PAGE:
Starting September 10, 2019 when the Plateau Peace Building Agency inaugurated its Media Peace Ambassadors, it was apparent that the celebration of the International Day of Peace would address new developments and give vent to the fight to bring peace to the state. Rightly so, it took a dimension that gave everyone in the state and beyond a new understanding of the renewed desire to reinvent peace in the communities.

For the first time since its creation in 2016, the agency initiated to use different platforms for the celebration, and through which the different stakeholders would meet at a point through peace road walk, discourse, signing of peace pacts between peoples and communities, radio programmes and others such efforts that would facilitate the process of engendering peace. All of the programmes brought out some of the salient areas that have been swept under the carpet but which the agency regard as important in the contract that should be establish between the people.

We are aware that the one week event opened new vistas of opportunities at re-evaluating our humanity; a development that had since evaporated and left us at the mercy of crisis merchants masquerading as saints in the midst of people. The truth about the state and its people’s love for oneness cannot be obliterated easily, more so that there has been genuine need for reconciliation.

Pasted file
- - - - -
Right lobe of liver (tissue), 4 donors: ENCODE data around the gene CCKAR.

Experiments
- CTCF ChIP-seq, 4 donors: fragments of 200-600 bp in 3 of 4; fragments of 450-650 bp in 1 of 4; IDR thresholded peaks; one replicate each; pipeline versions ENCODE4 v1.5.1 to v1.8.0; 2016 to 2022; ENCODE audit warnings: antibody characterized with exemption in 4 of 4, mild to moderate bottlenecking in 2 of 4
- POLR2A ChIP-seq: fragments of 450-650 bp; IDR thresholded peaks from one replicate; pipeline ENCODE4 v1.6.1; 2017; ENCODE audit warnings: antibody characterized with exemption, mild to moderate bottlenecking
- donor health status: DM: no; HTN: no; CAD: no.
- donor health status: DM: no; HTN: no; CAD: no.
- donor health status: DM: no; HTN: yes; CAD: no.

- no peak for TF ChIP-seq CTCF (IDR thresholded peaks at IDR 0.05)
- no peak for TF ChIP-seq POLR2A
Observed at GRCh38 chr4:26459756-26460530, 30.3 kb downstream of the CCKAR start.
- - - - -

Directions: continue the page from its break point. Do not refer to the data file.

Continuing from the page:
Talking about reconciliation between Plateau people and the diverse ethno-religious  communities where it has continue in the last two decades recorded deaths and loss of properties. Thankfully, the process of putting behind us the wave of violence experienced here and ensuring that such never occurs is the task that is encapsulated in the Agency’s Five Year Strategic Plan christened the Plateau State Roadmap to Peace launched last year by no other person than President Muhammadu Buhari.

That the Agency is working closely with several critical stakeholders here and all over to ensure that it delivers on its mandate of promoting peace through various initiatives such as advocacy, dialogue and education; is an indication that nothing can be more appropriate than the action it has put into achieving this plank, which is in line with the major policy thrust of the state administration of peace, security and good governance.

Despite the setback it may have experienced in the last one week of the signing of peace pacts in some communities, it must be understood that there is genuine need to want to live in peace. We therefore want to encourage the security to double its efforts; draw up concrete plans that would eliminate suspicion of the people about them; back the peace agency in its resolve to facilitate the process that would establish peace and development in the state.

In this wise, we will, like always appeal to all the communities to sheath their swords and engage themselves in all the opportunities that involve dialogue across all stakeholders. The peace efforts that the state desire must not be scuttle by enemies who have always waded in and reaped bountifully against the resolve to put a stop to the madness that has held us captive for long.

Categories: Editorial

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